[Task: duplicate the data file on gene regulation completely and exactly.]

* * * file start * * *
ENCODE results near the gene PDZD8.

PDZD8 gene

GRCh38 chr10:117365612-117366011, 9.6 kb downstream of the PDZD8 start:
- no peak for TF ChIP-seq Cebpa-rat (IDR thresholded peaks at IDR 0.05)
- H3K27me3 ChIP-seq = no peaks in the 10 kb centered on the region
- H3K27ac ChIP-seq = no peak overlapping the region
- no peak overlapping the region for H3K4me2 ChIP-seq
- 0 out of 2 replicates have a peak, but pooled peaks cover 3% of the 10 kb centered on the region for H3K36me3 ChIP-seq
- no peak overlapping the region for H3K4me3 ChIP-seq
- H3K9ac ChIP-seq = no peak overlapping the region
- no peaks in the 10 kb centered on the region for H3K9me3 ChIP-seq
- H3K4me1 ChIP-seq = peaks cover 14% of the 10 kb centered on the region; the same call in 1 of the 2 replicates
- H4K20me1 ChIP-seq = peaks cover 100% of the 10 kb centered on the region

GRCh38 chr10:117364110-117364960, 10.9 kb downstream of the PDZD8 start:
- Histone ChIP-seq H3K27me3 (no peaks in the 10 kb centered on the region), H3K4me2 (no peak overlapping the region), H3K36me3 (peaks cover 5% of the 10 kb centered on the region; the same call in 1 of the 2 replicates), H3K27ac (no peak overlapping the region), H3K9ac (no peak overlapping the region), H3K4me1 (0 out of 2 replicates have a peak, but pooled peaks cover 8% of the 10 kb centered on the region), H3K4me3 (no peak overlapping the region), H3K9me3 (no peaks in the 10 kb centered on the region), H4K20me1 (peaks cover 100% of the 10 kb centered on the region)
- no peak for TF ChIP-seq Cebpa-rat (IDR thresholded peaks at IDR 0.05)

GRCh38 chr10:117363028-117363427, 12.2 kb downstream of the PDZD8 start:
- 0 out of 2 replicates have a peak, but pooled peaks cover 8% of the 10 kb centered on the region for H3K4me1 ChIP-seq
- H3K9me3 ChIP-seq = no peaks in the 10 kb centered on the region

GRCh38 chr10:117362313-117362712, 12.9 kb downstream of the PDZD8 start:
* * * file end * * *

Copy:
ENCODE results near the gene PDZD8.

PDZD8 gene

GRCh38 chr10:117365612-117366011, 9.6 kb downstream of the PDZD8 start:
- no peak for TF ChIP-seq Cebpa-rat (IDR thresholded peaks at IDR 0.05)
- H3K27me3 ChIP-seq = no peaks in the 10 kb centered on the region
- H3K27ac ChIP-seq = no peak overlapping the region
- no peak overlapping the region for H3K4me2 ChIP-seq
- 0 out of 2 replicates have a peak, but pooled peaks cover 3% of the 10 kb centered on the region for H3K36me3 ChIP-seq
- no peak overlapping the region for H3K4me3 ChIP-seq
- H3K9ac ChIP-seq = no peak overlapping the region
- no peaks in the 10 kb centered on the region for H3K9me3 ChIP-seq
- H3K4me1 ChIP-seq = peaks cover 14% of the 10 kb centered on the region; the same call in 1 of the 2 replicates
- H4K20me1 ChIP-seq = peaks cover 100% of the 10 kb centered on the region

GRCh38 chr10:117364110-117364960, 10.9 kb downstream of the PDZD8 start:
- Histone ChIP-seq H3K27me3 (no peaks in the 10 kb centered on the region), H3K4me2 (no peak overlapping the region), H3K36me3 (peaks cover 5% of the 10 kb centered on the region; the same call in 1 of the 2 replicates), H3K27ac (no peak overlapping the region), H3K9ac (no peak overlapping the region), H3K4me1 (0 out of 2 replicates have a peak, but pooled peaks cover 8% of the 10 kb centered on the region), H3K4me3 (no peak overlapping the region), H3K9me3 (no peaks in the 10 kb centered on the region), H4K20me1 (peaks cover 100% of the 10 kb centered on the region)
- no peak for TF ChIP-seq Cebpa-rat (IDR thresholded peaks at IDR 0.05)

GRCh38 chr10:117363028-117363427, 12.2 kb downstream of the PDZD8 start:
- 0 out of 2 replicates have a peak, but pooled peaks cover 8% of the 10 kb centered on the region for H3K4me1 ChIP-seq
- H3K9me3 ChIP-seq = no peaks in the 10 kb centered on the region

GRCh38 chr10:117362313-117362712, 12.9 kb downstream of the PDZD8 start: